fOllOw yOur art, yOur heart, and yOur therapist’s advice
If your doctor ever offers you Physical Therapy, say YES, YES, YES! And if you are recovering from Valley Fever, ask your doctor for a prescription for PT! I’m not saying it will absolutely help, but there is a whole lot more being offered than just a few suggested exercises. Over the past 6 weeks, my wonderful physical therapist, Barbara, has supported not only my physical being, but my emotional and mental being as well. I had no idea how skilled, creative, funny, caring and wise she would be. I hope she never doubts the difference she is making in the world!
She has even inspired some new artwork…
Ever so slowly, I am improving. It has taken 6 weeks (and 15 months!), but I am now able to drive myself to my PT appointments, take a short trip Up North (Arizona), and even attend a Diamondback baseball game with my husband. He had the hotdog and beer, and I ate all three chicken tacos!
My 2-hour afternoon naps are still very important, as is staying hydrated and eating good food. Just this morning I walked into the kitchen and found four drinking glasses lined up on the counter. I knew they had not been there when I had gone to bed, so I asked my husband if he knew what was going on. He said, “I have a new plan for you!” I smiled, and asked what it was. He said that was the number of glasses of water I needed to drink each day. Bless his heart! Funny thing – my acupuncturist told me today that I needed to drink 76 ounces of water each day. Okay, Universe, I hear you!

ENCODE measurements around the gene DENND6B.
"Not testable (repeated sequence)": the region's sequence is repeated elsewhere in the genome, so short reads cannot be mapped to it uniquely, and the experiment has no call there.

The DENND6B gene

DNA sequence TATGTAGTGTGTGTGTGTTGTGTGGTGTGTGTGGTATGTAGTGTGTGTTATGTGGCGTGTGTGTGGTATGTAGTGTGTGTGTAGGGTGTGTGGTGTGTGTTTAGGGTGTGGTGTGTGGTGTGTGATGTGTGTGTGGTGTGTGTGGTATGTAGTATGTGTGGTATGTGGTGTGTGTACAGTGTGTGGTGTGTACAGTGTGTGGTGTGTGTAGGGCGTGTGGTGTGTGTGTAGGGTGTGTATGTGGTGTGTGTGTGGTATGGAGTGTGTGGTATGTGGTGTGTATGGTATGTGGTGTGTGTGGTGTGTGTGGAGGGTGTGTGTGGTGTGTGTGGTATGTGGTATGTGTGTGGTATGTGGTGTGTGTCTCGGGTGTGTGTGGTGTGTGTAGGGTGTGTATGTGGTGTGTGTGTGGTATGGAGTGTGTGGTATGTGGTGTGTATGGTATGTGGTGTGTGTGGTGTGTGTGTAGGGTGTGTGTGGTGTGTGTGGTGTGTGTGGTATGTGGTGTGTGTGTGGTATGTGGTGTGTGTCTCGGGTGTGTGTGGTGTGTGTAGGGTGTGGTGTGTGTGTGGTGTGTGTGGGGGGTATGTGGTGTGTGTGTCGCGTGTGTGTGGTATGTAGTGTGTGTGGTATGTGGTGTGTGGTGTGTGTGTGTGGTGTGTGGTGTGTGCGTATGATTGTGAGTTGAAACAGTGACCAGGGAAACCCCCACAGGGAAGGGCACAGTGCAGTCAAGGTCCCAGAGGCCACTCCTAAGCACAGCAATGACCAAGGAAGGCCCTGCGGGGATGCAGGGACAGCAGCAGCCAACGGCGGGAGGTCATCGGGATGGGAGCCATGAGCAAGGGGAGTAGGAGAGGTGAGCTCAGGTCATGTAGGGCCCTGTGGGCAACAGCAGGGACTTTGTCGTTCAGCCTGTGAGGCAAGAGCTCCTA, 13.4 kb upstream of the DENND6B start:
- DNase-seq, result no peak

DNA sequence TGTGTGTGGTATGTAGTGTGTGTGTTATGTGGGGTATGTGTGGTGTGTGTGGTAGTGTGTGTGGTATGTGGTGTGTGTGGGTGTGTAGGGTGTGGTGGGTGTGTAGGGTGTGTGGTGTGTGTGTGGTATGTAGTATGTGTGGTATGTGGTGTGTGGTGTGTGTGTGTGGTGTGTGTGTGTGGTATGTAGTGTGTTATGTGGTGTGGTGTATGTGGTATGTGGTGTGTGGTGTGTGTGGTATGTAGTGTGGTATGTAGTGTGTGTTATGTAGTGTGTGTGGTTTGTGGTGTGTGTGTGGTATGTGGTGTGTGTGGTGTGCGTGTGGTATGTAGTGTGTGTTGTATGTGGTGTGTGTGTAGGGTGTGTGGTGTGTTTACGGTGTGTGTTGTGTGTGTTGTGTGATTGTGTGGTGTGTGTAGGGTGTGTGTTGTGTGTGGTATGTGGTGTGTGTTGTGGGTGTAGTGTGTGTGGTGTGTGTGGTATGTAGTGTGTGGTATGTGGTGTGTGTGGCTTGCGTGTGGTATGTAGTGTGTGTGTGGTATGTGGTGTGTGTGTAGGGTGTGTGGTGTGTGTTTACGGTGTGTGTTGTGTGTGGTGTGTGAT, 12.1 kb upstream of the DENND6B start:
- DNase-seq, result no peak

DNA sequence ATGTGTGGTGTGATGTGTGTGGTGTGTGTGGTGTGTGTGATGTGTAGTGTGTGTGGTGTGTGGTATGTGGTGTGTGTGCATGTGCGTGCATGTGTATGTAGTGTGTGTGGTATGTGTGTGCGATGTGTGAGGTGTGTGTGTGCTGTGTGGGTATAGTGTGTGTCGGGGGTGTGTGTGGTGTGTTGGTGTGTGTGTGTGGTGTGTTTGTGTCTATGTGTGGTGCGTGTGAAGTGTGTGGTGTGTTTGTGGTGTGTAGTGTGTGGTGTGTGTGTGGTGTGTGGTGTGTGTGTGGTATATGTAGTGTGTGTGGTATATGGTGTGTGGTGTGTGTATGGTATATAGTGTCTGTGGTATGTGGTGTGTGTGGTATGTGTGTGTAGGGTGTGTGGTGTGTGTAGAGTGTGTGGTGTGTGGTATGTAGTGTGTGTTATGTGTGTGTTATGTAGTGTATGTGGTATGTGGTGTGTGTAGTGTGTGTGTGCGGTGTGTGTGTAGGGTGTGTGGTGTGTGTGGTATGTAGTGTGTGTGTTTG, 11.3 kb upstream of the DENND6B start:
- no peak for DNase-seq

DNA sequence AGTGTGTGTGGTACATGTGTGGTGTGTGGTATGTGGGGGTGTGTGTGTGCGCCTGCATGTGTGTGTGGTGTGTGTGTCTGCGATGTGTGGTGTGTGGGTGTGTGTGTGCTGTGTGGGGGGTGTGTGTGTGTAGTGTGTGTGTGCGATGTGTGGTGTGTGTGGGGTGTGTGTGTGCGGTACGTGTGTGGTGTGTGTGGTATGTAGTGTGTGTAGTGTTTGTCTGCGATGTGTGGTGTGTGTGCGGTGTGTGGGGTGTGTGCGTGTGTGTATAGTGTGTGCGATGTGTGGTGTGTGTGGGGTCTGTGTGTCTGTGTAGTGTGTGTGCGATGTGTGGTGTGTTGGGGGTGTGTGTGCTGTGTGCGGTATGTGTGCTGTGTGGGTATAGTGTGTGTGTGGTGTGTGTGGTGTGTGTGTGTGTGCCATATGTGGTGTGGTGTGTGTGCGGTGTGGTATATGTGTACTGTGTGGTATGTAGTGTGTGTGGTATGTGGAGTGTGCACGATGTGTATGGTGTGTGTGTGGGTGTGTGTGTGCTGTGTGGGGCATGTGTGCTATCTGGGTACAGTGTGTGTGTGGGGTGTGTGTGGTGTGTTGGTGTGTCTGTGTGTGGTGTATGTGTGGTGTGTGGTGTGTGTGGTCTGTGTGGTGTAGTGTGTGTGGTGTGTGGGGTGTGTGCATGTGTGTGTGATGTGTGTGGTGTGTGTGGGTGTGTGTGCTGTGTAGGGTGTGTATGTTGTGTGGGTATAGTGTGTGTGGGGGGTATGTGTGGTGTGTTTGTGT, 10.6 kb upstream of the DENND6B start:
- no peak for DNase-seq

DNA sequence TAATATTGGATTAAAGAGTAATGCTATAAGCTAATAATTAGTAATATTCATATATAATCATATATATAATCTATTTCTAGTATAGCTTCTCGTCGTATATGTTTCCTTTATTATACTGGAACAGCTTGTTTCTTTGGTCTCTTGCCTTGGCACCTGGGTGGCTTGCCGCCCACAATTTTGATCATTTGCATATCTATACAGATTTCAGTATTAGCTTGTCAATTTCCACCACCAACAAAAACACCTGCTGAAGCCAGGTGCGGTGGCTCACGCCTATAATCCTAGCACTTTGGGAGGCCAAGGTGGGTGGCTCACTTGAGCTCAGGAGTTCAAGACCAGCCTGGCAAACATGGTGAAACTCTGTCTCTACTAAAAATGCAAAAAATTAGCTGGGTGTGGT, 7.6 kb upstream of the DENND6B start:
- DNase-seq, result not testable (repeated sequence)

Another milestone for me is being able to walk all the way around Fountain Lake – 1.25 miles! Unfortunately, because of the heat, I have to do it at 5am! It is amazing how many friendly people are out at that hour. Here are a few things that made me smile this morning:
Taking my walk not only helps my physical heart, but my emotional heart as well. So does painting, and smiling at my husband, and saying the truth, and only saying yes when I really mean it. My heart will lead me to my best pOssible life. I just have to remember to listen : )
Following my (he)art, on many days, is a lot easier said than done. I continue to learn (many days kicking and screaming) that the only person I can save is myself. It is a very hard lesson for this “very good co-dependent”. But everyday I commit to myself to be as healthy physically, mentally, emotionally and spiritually as possible. And just like my art, it is prettier on some days than others.
I will leave you with a few more images that inspired me today – one from Arizona, and one from Minnesota, via my friend Frank Bell.
And one more important reminder from Barbara:
“Live as if you were to die tomorrow.
Learn as if you were to live forever”
– Mahatma Gandhi
chOOse healing thOughts, embrace your feelings, tell the truth
hOpe-mOre Or hOpe-less
This sounds quite harsh, but I always believed hOpe to be a weak person’s pie-in-the-sky false dream. Something that I wasn’t interested in because of my pride, and my belief that I didn’t need any help, from anyone or anything.